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State of the States May 26, 2023

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        New findings from Marsh reveal that restaurant worker injury frequency is declining

NationalA recent report from Marsh shows that restaurant injury frequency is declining. However, lost time claims are increasing in cost. In 2021 the average overall severity of a food service workers' compensation claim came to $4,474, while the lost time average severity is reported at $18,345. Facing high employee turnover since the pandemic, restaurants are now turning to younger and less experienced workers to fill in. Unfortunately, these workers are most at risk of injury as restaurant employees with less than two years of experience represented 55.2% of incurred losses and 62.8% of claim costs over the past five years. The study observed that nearly 93 percent of restaurants reported their injuries within seven days of injury.    

                              Congress seeks to designate fentanyl as a schedule I substance

NationalCongress is considering a bill (HR467) that would more tightly regulate fentanyl-related substances. Bill language from legislators aims to officially designate fentanyl-related substances as a class into Schedule I of the Controlled Substances Act (CSA).Schedule I drugs are categorized as having a high potential for abuse, no currently accepted medical value, and are subject to numerous regulatory controls and administrative, civil, and criminal penalties under the CSA. The legislation received approval from the House Energy & Commerce Committee last week and will move on in the legislative process for further consideration.   

Workers’ compensation rates decreased in Q1 across 36 states

NationalWorkers’ compensation insurers decreased rates across 36 states in Q1 of this year. Hartford Insurance Group secured 79 rate cuts in 9 states, the most of all insurers, for an aggregate calculated premium change of $22.3 million. The largest single rate decline came from Missouri Employers Mutual Insurance Company at 5 percent, lowering premiums by $9.7 million. States such as Georgia and South Carolina saw numerous rate cuts as insurers secured over 500 rate decreases totaling nearly $180 million.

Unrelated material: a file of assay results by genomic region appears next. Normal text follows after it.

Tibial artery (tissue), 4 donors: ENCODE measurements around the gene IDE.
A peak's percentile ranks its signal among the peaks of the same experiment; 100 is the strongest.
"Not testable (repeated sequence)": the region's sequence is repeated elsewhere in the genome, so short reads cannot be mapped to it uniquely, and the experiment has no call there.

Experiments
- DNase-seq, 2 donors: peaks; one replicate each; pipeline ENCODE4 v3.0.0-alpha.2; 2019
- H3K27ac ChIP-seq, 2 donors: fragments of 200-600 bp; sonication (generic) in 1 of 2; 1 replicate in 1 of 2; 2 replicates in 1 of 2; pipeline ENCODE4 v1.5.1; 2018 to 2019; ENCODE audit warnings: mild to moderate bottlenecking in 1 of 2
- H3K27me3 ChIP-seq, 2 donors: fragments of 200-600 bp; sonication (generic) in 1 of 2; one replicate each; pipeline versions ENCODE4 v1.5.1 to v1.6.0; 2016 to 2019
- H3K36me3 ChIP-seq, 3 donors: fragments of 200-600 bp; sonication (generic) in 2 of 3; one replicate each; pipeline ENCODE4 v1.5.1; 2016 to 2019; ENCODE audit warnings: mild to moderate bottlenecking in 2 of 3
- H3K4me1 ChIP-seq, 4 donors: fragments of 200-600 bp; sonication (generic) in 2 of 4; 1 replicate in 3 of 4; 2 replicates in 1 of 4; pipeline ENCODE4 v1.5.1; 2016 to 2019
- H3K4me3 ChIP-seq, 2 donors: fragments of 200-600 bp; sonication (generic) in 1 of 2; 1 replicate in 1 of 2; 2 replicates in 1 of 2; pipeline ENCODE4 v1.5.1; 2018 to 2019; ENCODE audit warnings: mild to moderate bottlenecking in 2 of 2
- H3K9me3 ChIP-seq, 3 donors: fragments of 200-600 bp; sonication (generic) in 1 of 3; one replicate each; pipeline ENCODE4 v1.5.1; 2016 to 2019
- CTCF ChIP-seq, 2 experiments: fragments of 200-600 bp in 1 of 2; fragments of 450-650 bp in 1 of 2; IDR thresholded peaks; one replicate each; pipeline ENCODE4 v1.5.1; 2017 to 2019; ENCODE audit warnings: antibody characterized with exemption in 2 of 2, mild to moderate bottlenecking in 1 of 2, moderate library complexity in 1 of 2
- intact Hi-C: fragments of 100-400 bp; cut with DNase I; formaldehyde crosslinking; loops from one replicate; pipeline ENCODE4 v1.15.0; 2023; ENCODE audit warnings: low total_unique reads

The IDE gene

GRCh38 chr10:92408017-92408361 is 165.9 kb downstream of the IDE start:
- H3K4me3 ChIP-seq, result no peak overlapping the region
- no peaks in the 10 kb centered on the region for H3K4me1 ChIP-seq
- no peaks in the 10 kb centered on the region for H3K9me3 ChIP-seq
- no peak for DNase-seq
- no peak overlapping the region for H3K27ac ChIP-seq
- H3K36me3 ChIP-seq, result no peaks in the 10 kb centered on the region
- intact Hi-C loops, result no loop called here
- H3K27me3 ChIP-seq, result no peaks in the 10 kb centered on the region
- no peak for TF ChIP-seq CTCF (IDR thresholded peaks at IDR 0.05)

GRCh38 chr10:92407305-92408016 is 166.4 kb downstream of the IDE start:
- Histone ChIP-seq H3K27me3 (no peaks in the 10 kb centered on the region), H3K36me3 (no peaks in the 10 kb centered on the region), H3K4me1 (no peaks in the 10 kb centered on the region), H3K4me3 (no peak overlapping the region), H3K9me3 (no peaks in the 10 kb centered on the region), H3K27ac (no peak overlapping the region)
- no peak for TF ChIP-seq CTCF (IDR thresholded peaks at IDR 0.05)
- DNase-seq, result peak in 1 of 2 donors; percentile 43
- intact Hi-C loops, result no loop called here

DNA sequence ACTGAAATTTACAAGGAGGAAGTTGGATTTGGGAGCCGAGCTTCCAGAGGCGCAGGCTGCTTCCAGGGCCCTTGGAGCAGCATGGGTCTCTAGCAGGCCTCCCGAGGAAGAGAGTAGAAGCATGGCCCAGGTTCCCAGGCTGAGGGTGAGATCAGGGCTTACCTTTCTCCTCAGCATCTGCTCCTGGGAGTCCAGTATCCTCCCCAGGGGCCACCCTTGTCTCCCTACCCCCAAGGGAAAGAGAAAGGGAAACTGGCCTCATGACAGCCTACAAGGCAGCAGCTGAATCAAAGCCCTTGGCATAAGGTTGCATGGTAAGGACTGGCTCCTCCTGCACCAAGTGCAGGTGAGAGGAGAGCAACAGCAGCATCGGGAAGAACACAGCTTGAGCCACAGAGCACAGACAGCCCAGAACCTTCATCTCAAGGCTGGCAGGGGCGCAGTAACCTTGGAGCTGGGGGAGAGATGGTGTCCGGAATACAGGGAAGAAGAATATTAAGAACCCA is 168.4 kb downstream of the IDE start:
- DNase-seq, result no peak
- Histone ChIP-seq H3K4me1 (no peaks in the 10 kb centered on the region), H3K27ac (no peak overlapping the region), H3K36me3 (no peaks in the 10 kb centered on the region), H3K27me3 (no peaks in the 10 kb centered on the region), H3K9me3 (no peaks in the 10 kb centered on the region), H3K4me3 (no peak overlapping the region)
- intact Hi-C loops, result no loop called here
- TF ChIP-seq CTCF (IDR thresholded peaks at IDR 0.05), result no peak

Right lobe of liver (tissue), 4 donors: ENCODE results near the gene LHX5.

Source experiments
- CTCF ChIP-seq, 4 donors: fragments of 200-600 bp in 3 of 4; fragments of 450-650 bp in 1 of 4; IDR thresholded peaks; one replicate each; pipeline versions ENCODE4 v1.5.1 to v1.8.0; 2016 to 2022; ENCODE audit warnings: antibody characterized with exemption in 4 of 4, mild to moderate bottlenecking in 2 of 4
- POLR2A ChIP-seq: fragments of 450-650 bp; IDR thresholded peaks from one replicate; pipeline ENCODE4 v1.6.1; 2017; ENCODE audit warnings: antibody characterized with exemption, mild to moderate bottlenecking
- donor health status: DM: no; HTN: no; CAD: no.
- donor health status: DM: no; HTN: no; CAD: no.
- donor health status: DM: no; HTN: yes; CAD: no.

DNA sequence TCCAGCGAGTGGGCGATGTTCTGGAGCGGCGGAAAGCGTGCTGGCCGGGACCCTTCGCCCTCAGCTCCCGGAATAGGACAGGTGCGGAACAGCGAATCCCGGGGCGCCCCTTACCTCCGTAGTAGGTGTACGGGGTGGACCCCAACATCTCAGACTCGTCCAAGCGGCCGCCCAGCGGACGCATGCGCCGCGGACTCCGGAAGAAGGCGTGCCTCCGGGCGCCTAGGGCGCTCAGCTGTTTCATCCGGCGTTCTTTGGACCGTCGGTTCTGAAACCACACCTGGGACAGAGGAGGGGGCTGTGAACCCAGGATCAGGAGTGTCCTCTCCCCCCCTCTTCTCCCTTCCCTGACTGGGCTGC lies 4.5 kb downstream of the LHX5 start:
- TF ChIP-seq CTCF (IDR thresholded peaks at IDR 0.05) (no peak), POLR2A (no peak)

Legislators finalize workers’ compensation legislation aimed to improve coverage

injured-workers-pharmacy-blog-coloradoHB23-1076 garnered approval from House and Senate leaders late last week. The legislation would increase the limit on medical impairment benefits based on mental impairment from 12 weeks to 36 weeks, increase attorney fees on contested benefits from 20 to 25 percent and allow an employee to request a hearing when the employee's temporary total disability benefits end based on an attending physician's written release to return to regular employment. The Governor's office is currently reviewing the proposal. Once enacted into law, the bill will take effect at the end of August.   

State leaders agree to final passage for a bill that would allow for easier integration with the state PMP

injured-workers-pharmacy-blog-illinoisSB285 passed the House after being approved by the Senate earlier this month. The bill would not require, either expressly or effectively, electronic health records systems, pharmacies, or other providers to utilize a particular entity or system for the integration of pharmacy records with the state Prescription Monitoring Program (PMP). Legislation would allow providers to integrate with the PMP through the integration of the provider's electronic health record system of choice. Bill language also eliminates a prior provision that the dispenser of a Schedule II, III, IV, or V controlled substance must transmit to the central repository the date the controlled substance is dispensed.   

Regulatory leaders look to update healthcare rules in workers’ compensation

injured-workers-pharmacy-blog-michiganThe state’s Workers’ Disability Compensation Agency proposed changes to its healthcare rules earlier this month. State agency personnel intend for their proposal to remove outdated regulatory language, clarify the definition of acquisition cost regarding durable medical equipment (DME) reimbursement, and update various billing codes. No significant changes to provider reimbursement were observed. Comments on the proposal will be accepted till May 24th at 5PM.  

                                            BWC officials clarify outpatient formulary rules

injured-workers-pharmacy-blog-ohioRegulators from the Bureau of Workers' Compensation (BWC) announced proposed changes to the state's outpatient formulary. Following review from the BWC's Pharmacy & Therapeutics Committee (P&T), modifications include adding, removing, and changing coverage for certain medications. Drugs such as Aspirin-Al Hydro-Mg Hydro-Ca Carb (325 mg tablets), Cromolyn Sodium Soln Nebu (20 MG/2ML) and Dipyridamole (25, 50, and 75 mg tablets) will be removed from the formulary. Meanwhile medications including Atogepant (10, 30, and 60 mg tablets), Baclofen (5mg tablets), Deutetrabenazine (6, 9, and 12 mg tablets), Menthol Gel (5.5%), Mometasone Furoate Inhal Aerosol Suspension (50 MCG/ACT), Phenylephrine-Mineral Oil-Petrolatum Oint (0.25-14-71.9%), Semaglutide Soln Pen-inj (1 MG/Dose (4 MG/3ML), 2 MG/Dose (8 MG/3ML), and 0.25 or 0.5 MG/DOSE (2 MG/3ML)), Tacrolimus (Topical) Soln 0.1%, and Valbenazine (40, 60, 80, and 40-80 mg capsules) will be added to the state formulary. A hearing to discuss this proposal will be held on Thursday, June 22nd, at 10AM. 

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